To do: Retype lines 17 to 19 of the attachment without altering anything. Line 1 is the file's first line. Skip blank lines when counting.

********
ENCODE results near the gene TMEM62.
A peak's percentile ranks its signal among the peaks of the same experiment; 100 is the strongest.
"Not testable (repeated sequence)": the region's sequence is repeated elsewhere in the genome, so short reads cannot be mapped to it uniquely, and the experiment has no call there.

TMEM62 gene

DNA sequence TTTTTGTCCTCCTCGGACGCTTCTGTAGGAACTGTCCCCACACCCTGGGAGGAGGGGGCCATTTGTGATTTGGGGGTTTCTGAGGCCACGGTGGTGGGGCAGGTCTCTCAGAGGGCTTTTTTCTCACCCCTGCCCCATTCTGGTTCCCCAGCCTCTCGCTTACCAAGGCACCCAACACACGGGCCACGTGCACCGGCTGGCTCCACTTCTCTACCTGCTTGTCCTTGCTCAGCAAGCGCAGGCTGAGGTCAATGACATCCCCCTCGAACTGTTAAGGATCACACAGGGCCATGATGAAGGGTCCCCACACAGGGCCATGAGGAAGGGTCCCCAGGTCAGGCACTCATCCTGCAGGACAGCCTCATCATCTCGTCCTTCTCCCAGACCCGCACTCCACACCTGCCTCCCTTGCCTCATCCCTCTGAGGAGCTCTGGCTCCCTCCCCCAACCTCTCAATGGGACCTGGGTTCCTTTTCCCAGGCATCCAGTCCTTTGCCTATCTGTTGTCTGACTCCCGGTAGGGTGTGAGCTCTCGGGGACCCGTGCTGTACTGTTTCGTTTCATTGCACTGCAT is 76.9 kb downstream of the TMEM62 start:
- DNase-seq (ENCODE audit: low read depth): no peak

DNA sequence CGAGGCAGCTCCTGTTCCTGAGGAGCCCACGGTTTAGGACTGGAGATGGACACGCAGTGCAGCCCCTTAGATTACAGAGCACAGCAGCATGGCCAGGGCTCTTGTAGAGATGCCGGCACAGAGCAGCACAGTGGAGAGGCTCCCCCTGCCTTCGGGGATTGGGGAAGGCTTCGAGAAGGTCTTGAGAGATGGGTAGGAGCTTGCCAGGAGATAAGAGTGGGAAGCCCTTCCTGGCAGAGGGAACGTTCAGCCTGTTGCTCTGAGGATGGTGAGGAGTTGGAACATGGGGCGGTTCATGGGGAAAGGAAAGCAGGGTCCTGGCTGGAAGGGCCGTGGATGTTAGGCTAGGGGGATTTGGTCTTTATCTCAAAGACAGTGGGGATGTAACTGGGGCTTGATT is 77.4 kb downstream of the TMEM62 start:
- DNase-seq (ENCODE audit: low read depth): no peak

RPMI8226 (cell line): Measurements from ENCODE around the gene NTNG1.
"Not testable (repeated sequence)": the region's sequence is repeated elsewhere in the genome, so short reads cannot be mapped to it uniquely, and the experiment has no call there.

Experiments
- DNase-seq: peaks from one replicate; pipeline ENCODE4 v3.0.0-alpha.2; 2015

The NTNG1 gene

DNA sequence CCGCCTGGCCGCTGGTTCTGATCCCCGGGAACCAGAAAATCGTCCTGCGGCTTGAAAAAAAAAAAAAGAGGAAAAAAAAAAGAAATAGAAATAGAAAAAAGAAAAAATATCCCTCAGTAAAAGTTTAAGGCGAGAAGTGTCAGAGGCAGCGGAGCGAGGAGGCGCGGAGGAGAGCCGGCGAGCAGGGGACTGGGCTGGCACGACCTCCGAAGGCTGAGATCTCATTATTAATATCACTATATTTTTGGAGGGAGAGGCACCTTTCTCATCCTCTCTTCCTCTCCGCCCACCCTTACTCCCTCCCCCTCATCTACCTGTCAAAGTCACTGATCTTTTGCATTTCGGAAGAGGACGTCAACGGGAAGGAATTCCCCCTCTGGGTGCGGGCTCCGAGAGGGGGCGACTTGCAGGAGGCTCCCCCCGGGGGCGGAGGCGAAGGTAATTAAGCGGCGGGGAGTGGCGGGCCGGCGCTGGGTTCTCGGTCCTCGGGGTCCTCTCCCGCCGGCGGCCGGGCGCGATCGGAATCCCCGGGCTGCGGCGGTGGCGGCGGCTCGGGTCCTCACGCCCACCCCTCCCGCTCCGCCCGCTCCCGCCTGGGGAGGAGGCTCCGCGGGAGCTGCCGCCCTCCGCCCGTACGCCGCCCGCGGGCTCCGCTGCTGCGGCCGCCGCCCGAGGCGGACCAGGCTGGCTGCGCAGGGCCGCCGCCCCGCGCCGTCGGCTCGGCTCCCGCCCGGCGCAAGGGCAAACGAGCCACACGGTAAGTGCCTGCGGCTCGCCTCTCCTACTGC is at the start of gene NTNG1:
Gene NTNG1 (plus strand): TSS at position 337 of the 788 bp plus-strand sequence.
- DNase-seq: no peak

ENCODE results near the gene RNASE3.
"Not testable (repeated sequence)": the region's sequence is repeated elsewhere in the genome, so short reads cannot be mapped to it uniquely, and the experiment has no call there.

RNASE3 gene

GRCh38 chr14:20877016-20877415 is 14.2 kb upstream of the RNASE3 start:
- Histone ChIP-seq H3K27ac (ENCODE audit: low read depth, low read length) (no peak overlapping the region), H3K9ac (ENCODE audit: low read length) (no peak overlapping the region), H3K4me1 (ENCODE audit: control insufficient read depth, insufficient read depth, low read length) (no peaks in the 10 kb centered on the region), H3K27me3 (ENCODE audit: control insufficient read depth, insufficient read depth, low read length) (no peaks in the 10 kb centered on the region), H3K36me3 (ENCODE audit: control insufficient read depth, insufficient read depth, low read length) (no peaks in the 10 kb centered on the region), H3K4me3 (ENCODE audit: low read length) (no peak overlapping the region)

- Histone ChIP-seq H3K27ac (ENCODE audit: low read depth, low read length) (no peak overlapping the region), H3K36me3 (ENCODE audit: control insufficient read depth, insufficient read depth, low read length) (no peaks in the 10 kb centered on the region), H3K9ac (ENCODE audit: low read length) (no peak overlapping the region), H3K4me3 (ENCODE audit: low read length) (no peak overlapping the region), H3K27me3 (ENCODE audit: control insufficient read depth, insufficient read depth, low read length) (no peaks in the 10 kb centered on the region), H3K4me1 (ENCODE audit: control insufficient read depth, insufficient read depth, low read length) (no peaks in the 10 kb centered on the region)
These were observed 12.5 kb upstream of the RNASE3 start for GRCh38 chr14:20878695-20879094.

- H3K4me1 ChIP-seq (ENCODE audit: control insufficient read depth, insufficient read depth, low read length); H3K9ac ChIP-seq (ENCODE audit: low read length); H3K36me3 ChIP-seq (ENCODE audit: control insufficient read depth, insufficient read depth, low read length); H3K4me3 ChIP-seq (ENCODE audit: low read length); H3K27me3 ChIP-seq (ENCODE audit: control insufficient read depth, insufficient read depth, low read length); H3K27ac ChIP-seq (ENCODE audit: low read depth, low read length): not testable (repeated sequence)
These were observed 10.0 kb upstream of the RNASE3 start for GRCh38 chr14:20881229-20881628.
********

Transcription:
ENCODE results near the gene RNASE3.
"Not testable (repeated sequence)": the region's sequence is repeated elsewhere in the genome, so short reads cannot be mapped to it uniquely, and the experiment has no call there.

RNASE3 gene